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Donald Qualls said:
-- but if it will, I'm tempted to take it with me next time I'll be somewhere that might have a Jobo 2509N reel and see if the Jobo reel will fit over the center spindle in the Paterson tank (you must use the spindle, it's part of the tank's light trap). If so, I'll be set for developing my 9x12 and upcoming 4x5 in batches instead of onesies in tubes (and the Jobo reel alone isn't that expensive, as I recall, it's the combination of tank and reel that gives my wallet the cold sweats).

I'll check it out tonite Donald. I have both the 2509n and the Patterson stuff. It might be the diameter of the 2509 that is too large for a system 4 tank.

The problem I have with the Jobo is I don't like how small the tanks (Jobo) are heightwise with that reel. The margin of error is pretty slim. Of course they are suppose to be used in rotation form, but I haven't gotten there yet. Another layer of process qual to do before I get there.


tim in san jose
 

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jdef said:
Tim,

thanks for the tip. It seems that agitation might be fairly limited inside the tubes, especially with a full tank. I'll definitely give it a try.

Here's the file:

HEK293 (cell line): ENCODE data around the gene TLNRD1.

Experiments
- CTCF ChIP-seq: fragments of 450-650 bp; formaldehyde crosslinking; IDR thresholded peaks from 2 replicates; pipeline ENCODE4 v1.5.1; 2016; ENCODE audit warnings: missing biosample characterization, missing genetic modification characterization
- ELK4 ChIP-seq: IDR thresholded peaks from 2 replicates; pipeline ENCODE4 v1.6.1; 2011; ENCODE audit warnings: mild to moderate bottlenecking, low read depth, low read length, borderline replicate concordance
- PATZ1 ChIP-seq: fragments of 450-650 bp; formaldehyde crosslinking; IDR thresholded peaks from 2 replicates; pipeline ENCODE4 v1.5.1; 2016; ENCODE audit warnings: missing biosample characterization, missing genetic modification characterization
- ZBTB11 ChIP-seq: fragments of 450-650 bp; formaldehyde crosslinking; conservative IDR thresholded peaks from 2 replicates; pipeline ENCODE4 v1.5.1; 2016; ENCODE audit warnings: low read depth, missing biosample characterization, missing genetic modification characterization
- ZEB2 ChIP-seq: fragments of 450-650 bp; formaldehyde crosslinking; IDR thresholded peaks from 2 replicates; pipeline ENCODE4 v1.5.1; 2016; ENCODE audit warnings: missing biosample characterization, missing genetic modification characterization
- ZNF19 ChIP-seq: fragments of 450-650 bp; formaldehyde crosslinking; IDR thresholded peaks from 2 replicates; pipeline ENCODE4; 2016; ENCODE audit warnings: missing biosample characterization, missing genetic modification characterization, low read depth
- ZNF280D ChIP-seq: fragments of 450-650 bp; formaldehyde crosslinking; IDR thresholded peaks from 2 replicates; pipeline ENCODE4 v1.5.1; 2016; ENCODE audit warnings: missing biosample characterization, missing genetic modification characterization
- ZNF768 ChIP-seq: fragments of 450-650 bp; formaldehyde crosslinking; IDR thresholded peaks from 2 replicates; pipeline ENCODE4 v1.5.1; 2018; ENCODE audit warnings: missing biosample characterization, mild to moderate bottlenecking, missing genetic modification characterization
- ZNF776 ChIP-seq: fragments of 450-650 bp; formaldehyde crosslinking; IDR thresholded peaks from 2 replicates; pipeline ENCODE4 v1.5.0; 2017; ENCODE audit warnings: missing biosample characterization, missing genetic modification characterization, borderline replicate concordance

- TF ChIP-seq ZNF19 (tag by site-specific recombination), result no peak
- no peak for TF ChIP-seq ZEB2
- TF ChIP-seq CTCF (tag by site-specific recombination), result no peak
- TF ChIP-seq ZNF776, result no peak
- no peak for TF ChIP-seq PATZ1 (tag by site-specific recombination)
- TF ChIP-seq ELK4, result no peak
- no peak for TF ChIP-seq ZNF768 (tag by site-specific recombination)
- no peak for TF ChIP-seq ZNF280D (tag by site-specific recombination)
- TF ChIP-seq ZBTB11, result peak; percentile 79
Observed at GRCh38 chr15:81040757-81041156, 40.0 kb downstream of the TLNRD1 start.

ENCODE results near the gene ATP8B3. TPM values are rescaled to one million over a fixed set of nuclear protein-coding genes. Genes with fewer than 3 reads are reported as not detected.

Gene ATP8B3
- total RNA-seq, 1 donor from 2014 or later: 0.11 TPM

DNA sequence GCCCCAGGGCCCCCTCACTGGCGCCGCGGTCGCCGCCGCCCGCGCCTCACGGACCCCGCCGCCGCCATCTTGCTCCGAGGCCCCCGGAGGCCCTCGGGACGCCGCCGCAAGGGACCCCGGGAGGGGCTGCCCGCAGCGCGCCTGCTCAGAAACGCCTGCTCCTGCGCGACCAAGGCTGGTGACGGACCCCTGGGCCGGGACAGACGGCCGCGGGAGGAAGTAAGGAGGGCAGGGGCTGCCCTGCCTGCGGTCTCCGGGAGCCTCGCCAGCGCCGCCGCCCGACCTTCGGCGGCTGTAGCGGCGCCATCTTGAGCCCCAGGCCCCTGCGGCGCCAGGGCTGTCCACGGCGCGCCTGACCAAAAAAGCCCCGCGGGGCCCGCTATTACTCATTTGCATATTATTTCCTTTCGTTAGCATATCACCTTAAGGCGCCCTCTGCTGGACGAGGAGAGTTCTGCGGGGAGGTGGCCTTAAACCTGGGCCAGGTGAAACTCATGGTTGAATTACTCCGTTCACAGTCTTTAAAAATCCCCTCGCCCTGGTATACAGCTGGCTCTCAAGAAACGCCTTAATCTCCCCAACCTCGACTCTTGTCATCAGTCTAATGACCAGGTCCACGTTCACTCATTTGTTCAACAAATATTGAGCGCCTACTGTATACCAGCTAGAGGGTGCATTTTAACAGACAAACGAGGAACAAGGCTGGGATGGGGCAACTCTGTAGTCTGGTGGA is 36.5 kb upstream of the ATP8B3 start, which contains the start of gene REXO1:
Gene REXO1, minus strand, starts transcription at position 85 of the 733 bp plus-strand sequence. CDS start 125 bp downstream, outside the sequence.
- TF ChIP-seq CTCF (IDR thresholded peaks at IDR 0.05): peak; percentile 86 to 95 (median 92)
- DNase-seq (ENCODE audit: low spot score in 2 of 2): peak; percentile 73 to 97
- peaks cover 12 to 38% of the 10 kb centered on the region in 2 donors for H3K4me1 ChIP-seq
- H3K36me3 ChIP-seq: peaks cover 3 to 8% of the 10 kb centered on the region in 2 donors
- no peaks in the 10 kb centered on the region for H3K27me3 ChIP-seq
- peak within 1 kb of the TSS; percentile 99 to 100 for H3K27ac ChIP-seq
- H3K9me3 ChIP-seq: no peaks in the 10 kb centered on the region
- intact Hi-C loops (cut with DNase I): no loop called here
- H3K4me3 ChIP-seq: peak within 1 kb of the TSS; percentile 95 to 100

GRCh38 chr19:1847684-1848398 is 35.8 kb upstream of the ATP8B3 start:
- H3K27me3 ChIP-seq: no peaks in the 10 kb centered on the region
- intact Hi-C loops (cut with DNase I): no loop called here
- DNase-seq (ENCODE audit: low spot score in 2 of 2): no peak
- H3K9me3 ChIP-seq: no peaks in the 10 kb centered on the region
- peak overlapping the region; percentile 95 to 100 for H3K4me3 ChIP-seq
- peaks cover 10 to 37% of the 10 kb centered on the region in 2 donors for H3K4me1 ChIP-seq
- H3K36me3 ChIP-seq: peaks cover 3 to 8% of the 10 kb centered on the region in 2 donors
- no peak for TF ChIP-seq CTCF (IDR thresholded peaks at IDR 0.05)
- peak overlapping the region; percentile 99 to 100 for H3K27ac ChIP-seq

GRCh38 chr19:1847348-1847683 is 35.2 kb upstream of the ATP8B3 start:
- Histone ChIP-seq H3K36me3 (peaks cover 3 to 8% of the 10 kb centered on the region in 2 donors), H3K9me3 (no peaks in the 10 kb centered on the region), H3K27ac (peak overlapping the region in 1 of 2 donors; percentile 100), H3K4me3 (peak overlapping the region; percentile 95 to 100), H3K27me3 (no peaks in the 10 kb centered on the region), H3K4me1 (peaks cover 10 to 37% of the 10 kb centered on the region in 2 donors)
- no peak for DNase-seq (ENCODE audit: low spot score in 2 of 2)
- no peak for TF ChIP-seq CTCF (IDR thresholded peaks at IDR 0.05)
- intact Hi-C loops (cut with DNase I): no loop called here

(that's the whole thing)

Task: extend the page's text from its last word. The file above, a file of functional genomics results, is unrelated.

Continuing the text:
Jay

Jay,

Since the bottom of a system 4 is angled, the tubes don't sit flat and there is a fair amount of fluid exchange between the inner tubes and the rest of the tank. Developer Exhaustion is not an issue. You also have a fair amount of room in the tank to allow for air to help your inversion fluid movement.

tim in san jose
 

k_jupiter

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GaussianNoise said:
Guys!

Doing 4x5 sheets in ordinary paterson tanks....my ears are perked WAY up! Please elaborate...I have the System 4 Universal tank and reel. How do I do 4x5 in it?

The flexible tubes are a little over 1.25 inches inner diameter. 4x5 film fits in exact in this tube. The only issue I have is because it is so tight, the backside doesn't get developer so the antihalation film is always still present. It takes an extra step to clear the film after you bring it into daylight. I have used a lights off presoak in a 5x7 tray before loading the negative, but you're getting tricky there.

3x4 film (remember the thread) fits in these tubes and doesn't squeeze tightly against the tube. I have little problem with AH layers in the 3x4 and 2x3 sheet film formats.


tim in san jose
 

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k_jupiter said: